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South Africa’s Mega Landscapes Plan: Conservation Boost or Nature Risk?

Author: Selene Brophy - 20 March 2024

Part of the Safari Holiday In South Africa & African Safari Collection

South Africa’s natural beauty, which draws more than 8.5 million international visitors annually, could be exploited if a proposed “mega landscapes” conservation plan is implemented.

The country’s Department of Forestry, Fisheries and the Environment (DFFE) wants to grow what it calls “consumptive tourism” by developing the economic potential of wild animals and plants through hunting and bioprospecting for medicinal purposes. South Africa has a long history of combatting rhino poaching and the impact of trophy hunting through canned lion hunting. 

Economic Development vs Ethical Conservation

The new initiative wants to use South Africa’s wildlife, flora, and fauna as a substantial economic asset through “Mega Landscape” conservation areas for this type of consumptive tourism. Under the plan, some 20 million hectares of conservation area will be increased to 34 million by 2040, equivalent to seven Kruger National Parks, states conservation journalist Don Pinnock

The proposed five mega landscapes would include:

  • iSimangaliso/Ezemvelo/uMkhanyakude in KwaZulu/Natal
  • Waterberg/Limpopo River/Makapan Valley in Limpopo
  • Lekgalameetse/Wolkberg/Thabina in the Tzaneen area
  • Addo/Camdeboo Corridor and Grasslands National Park in the Eastern Cape
  • North West
  • Northern Cape

The plan proposes transforming these areas into “biodiversity business” zones, significantly increasing the monetisation of South Africa’s wild ecosystems. Key concerns include:

  1. Economic vs. Ethical Balance: The substantial increase in the consumptive use of wildlife has the ethical implications of negatively commodifying nature for economic gain.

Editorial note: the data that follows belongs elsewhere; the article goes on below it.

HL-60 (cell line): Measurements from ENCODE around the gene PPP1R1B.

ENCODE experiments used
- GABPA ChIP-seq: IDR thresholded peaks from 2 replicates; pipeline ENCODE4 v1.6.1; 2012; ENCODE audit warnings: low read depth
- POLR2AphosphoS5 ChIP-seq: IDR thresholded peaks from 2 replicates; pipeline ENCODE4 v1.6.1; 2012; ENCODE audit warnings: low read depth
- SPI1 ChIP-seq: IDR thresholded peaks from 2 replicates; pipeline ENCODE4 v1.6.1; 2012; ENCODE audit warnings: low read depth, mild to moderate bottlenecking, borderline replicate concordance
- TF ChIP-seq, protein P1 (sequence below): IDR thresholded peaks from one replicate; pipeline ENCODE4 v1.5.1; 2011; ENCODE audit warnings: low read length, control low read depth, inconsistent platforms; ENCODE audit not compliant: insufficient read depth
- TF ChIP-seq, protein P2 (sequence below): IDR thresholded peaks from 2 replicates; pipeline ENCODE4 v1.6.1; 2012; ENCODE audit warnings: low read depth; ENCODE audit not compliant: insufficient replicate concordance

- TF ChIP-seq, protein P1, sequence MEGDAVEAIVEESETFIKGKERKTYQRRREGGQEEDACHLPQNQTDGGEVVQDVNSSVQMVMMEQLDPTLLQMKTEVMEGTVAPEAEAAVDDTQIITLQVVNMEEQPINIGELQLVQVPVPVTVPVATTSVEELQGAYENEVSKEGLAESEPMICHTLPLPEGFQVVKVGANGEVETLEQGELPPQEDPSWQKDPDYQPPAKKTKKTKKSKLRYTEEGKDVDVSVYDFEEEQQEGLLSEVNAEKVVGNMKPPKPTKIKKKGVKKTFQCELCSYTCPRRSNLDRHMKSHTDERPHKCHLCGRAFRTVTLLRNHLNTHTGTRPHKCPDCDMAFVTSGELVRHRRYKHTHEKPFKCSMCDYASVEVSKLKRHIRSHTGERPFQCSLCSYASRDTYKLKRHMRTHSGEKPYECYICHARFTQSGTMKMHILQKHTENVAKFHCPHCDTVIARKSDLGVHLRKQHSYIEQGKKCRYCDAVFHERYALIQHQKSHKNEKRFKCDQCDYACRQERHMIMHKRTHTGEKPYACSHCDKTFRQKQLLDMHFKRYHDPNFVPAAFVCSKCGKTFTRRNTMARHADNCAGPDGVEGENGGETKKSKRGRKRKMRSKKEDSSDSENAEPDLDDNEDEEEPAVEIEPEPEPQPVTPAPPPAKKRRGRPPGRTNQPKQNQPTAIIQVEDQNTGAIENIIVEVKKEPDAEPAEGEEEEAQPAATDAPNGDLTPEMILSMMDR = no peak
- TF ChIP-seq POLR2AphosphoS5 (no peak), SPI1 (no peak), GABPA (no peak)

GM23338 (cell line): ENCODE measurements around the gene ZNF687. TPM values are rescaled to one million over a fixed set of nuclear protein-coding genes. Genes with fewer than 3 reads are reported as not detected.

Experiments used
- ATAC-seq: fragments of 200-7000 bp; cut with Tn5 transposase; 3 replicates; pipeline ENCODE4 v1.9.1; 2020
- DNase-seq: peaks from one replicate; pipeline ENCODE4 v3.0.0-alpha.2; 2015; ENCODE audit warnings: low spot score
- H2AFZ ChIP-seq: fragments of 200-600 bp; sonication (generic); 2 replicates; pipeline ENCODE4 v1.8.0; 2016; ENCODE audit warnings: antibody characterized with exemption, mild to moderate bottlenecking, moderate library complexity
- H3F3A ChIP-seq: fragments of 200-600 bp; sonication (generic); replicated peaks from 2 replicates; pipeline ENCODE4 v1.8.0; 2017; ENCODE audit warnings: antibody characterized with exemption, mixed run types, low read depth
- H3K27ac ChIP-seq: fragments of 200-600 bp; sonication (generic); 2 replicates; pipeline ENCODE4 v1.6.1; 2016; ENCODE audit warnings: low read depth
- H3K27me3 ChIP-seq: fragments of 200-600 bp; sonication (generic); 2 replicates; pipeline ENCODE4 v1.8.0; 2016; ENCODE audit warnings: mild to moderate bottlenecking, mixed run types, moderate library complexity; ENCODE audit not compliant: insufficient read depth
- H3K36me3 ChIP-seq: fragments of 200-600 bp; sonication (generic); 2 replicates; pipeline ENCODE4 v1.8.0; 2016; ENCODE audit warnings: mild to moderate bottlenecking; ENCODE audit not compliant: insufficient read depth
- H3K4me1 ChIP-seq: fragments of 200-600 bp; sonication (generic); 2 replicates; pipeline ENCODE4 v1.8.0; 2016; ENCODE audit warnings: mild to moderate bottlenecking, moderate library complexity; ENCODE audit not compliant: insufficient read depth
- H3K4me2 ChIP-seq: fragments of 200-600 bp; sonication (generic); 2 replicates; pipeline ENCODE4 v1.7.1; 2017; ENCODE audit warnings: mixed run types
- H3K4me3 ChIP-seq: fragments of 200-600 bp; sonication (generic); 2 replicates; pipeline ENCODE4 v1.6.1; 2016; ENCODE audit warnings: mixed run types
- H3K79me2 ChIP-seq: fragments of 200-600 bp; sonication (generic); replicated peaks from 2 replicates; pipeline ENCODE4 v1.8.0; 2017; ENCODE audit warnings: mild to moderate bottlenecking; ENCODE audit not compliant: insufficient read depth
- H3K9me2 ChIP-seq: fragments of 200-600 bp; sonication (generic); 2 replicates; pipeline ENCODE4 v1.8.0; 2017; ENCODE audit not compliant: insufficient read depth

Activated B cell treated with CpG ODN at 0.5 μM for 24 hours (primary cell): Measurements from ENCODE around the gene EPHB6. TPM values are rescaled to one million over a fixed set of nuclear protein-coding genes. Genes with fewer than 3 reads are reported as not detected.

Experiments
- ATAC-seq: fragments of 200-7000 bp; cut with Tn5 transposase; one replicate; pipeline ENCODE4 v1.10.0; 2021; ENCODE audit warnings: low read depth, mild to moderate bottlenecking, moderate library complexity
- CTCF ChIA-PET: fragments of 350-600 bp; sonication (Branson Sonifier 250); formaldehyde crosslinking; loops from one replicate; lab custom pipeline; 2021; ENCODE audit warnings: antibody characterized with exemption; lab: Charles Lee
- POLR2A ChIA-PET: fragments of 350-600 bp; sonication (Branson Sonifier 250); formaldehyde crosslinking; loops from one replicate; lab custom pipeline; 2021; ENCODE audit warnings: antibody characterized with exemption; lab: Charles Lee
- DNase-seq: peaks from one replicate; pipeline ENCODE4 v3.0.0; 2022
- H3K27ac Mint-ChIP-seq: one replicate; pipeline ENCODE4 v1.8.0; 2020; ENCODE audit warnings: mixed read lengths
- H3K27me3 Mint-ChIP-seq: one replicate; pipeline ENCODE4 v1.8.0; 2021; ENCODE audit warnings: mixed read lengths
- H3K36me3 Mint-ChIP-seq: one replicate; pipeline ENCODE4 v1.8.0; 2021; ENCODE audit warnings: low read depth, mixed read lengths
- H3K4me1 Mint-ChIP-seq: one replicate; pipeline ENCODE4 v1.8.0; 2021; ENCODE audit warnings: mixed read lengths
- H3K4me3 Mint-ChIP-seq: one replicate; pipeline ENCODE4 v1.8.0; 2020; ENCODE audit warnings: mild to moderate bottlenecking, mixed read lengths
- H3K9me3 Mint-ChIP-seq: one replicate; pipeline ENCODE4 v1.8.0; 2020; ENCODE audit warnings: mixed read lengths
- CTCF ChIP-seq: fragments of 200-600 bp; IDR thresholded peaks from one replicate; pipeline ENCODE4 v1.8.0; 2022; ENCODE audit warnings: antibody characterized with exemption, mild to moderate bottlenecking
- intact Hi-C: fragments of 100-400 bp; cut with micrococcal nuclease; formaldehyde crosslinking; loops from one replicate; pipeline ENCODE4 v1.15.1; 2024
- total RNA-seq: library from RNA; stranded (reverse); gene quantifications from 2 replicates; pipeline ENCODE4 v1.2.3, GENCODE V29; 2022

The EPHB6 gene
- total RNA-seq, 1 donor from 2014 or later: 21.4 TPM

2. Biodiversity Conservation: While bigger conservation areas sound like a move in the right direction, the shift towards a “biodiversity business” model needs scrutiny to ensure it doesn’t compromise ecological integrity.
  3. Global Perception: South Africa’s reputation as a leader in wildlife conservation could be at stake, considering the plan’s emphasis on hunting. 

South Africa’s natural heritage is on a slippery conservation slope if the plan goes ahead, and careful consideration and informed debate are required, according to Pinnock. 

Public comment on the DFFE plan is open until 12 April. The plan was originally released on 8 March, and commentary has since been extended by 14 days. The initial 22 March deadline was slammed for leaving too little time for stakeholders to comment.   

At Discover Africa, we take the complexity of balancing conservation goals with financial interests seriously. We work with our preferred partners to develop positive-impact safari experiences.

All stakeholders are asked to voice their opinions on the DFFE plan, considering the right approach to safeguard South Africa’s natural heritage without resorting to exploitative practices.

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